Since the first One to celebrate the Shabbat was Elohim Himself, after He had completed His work of Creation, it follows suit that this is a universal declaration that He and He alone is the Creator! In Sh’mot (Exodus) 31:12-17 we are told that the Shabbat is an "eternal covenant" and a sign between YHVH and the sons of Yisrael. In D’varim (Deut.) 5:14-15 the reason given for celebrating the Shabbat's rest, together with one's entire household, is in order to remember the slavery in Egypt, and the freedom realized upon being brought out of there "by a mighty hand and by an outstretched arm." Here is an acknowledgement of the miracle of ceasing to be a ‘slave’ (one who never rests), and of becoming free. Similarly, we are no longer “slaves to sin, but have been set free” from it (Ro. 6:6, 18). Hebrews 4:1-11 tells us that the Shabbat rest is the reward bestowed on the one who believes and obeys; Hence Shabbat also speaks powerfully of one's faith and obedience. The cessation from manual labor and from financial worries is a proclamation of trust and faith in the Heavenly Father for all provisions - not only during Shabbat, but also at all other times. We noted above that Shabbat is rooted in the verb "to sit." Yeshua, after having completed His task of offering the sacrifice for all times, “…sat down at the right hand of Elohim” (ref. Col. 3:1; Heb. 1:3, 10:12 italics added).

Following the Shabbat's injunctions is the command concerning honoring of parents; "honoring" is esteeming them “weighty” ("kabed", k.b/v.d, as we observed in last week’s Parasha), with its promise of long life "upon the land which YHVH your Elohim is giving you" (v. 12). Thus, there is a gradual and progressive transition from the "heavenly" precepts to the Shabbat, being a link between the heavenly bond and its earthly expression, through to injunctions concerning one's nuclear family which is to reflect the relationship with the Heavenly Father, all the way down to one's conduct within the community (v. 13-16), and finally to the hidden motives of one’s heart (v. 17). Immediately after YHVH declares the above, we are told that “… all the people witnessed the thundering, the lightning flashes, the sound of the shofar, and the mountain smoking…” (20:18). As to the “witnessing,” The Hebrew says “ro’eem,” that is, present tense “seeing” – “and all people – “am” – is seeing the voices, and the lightning flashes and the sound of the shofar…” (italics added).

The present tense, as well as the “seeing of the voices,” transports us from a naturally perceived scene to one that is beyond the natural faculties and senses. Almost as if the dramatic spectacle was outside the realm of Time, and beyond simple and direct visibility.  More than once mention is made of the fact that YHVH was in the “cloud,” or “smoke” (19:9-10, 16, 18; 20:18). But in 20:21 we encounter a reference to a new term - “arafel” – translated, “thick darkness,” or “gloom.” The root of “arafel” is the verb “arof” (ayin, resh, pey/fey), meaning “to drip,” hence employing a figure of speech related to precipitation, such as the cloud. This is a description of the “veiled glory” of YHVH, so many times made deliberately vague in order to protect His people from His awesome presence that cannot dwell alongside sin. Even in everyday life – in situations which appear dark, uncertain, bleak or foggy - are not always to be perceived as negative. Rather, they may point to the “arafel,” that is “the thick darkness where Elohim is” (emphasis added).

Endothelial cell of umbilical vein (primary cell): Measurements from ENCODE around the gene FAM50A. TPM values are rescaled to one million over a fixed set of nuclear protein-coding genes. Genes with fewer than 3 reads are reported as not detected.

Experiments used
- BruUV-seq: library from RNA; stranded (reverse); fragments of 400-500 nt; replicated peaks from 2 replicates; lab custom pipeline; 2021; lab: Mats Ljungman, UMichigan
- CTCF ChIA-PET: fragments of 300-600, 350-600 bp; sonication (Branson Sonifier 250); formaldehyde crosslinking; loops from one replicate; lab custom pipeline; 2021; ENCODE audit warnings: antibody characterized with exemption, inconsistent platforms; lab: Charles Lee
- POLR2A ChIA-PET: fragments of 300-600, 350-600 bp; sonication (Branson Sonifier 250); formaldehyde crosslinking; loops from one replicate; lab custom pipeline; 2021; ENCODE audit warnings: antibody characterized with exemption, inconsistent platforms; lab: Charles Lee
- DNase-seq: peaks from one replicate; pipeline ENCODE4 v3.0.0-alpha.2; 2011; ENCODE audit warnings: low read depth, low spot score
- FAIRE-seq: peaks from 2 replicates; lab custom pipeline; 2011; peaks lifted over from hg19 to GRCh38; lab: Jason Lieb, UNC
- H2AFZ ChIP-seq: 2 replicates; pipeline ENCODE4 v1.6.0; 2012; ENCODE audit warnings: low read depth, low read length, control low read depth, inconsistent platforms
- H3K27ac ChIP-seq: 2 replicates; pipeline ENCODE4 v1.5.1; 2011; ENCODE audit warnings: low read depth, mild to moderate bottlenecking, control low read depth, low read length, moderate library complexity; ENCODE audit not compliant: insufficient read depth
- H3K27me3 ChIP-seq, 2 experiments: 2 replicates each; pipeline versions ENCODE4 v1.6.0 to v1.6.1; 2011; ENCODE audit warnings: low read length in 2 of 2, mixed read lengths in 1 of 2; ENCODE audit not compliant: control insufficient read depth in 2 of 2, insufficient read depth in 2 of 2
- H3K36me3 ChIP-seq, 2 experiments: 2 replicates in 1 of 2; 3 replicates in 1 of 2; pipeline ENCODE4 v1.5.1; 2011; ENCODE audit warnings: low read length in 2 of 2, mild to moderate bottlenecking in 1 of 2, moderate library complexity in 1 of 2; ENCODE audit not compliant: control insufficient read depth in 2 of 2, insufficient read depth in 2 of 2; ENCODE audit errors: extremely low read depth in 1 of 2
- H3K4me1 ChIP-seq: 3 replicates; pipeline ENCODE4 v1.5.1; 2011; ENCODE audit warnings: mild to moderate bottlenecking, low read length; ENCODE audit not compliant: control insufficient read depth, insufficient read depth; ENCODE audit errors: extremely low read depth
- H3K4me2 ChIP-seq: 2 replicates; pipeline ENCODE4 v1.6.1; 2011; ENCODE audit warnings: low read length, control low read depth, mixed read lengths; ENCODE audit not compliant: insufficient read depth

YHVH continues to elaborate on His instructions, speaking through Moshe (20:22-26). In contradiction to the prohibition against the making of images and glorifying precious metals (v. 23), comes the statement: “An altar of earth you shall make for Me” (v. 24). “Altar” is “miz'be'ach,” of the root z.v.ch (zayin, bet/vet, chet) - "to sacrifice." The altar is to be made of earth - adama - the substance that makes up man’s material being and after which he is named (Adam). If the “miz'be'ach” should be made of stones, they are not to be embellished by any of man's efforts, or by tools and implements that are made by his hand (v. 25), lest the altar be desecrated. “Profane or desecrate is "chalel" (ch.l.l., chet, lamed, lamed), meaning also "pierced through" or "hollow," and hence, "flute" and "slain." In Yishayahu (Isaiah) 53:5 we read, “He was pierced through – mecholal (of the same root) - for our transgressions.” However, as we have just seen, “mecholal” does not only mean “hollow” (and hence “pierced through”), it is also “desecrated,” as indeed Yeshua was, having borne our Sin. Last to be mentioned is the prohibition concerning steps leading up to the altar, so that one's nakedness would not be exposed. “Nakedness” here (v. 26) is "erva" (a.r.h, ayin, resh, hey), "to lay bear, uncover," and "shame." However, it also means "to pour out," or "to empty one's self," such as Yeshua did when He poured out (heh'e'ra) His soul unto death” (Is. 53: 12), so that our ‘nakedness’ would be covered, and our shame removed.

1 Moses on the Witness Stand, Shlomo Ostrovski, Keren Ahava Meshichit,  Jerusalem, 1976, 1999.

2 New Studies in Shmot Part 1, Nechama Leibowitz, trans. Aryeh Newman. Eliner Library, Department for Torah Education and Culture in the Diaspora. Hemed Books Inc., Brooklyn, N.Y. 

3 Theological Wordbook of the Old Testament, Vol. 2, ed. R. Laird Harris, Moody Press, Chicago,  1980.

4 New Studies in Shmot, Part 1, Nechama Leibowitz, trans. Aryeh Newman. Eliner Library, Department for Torah Education and Culture in the Diaspora. Hemed Books Inc., Brooklyn, N.Y. 

5 The Chumash Shmot With The Commentary Daat Mikrah, Pub. Mossad Harav Kook, Jm. 1991.

Hebrew Tools for Everyday Use
Above we examined the root of Torah, which we discovered was “to shoot”. Then we examined an unusual usage of the root z.h.r as “to teach” while its literal meaning is “to shine”. Modern Hebrew employs this root for “warning”, “caution” and for “being careful”. Another term we dealt with was “face” (“panim”), YHVH’s face. “Internal” (“p’nim”), is almost an identical word, revealing that a facial expression is the outcome of one’s inward thoughts and feelings. Let’s see how we can apply that notion to a statement in ‘basic’ Hebrew. For this purpose we will use another verb that appears in our Parasha, and that is “seeing”, “roeem” (present tense, masculine, plural, and that is because “panim” is a plural noun and the verb changes according to the noun it is attached to, whether masculine or feminine, as well as if it is singular or plural). We have already encountered the verb “to see” in the past. Now we will see how “seeing” and “showing” are connected. In fact they are both from the same root of r.a.h (resh, alef, hey). And finally, we will “sit down”…  on Shabbat.

Shoot with caution!
Lirot bi’zheerut! (lit. “to shoot with caution”)

The face shows what is inside
Ha’panim mar’eem ma yesh bi’fnim

On Shabbat we will sit (down)
BeShabbat neshev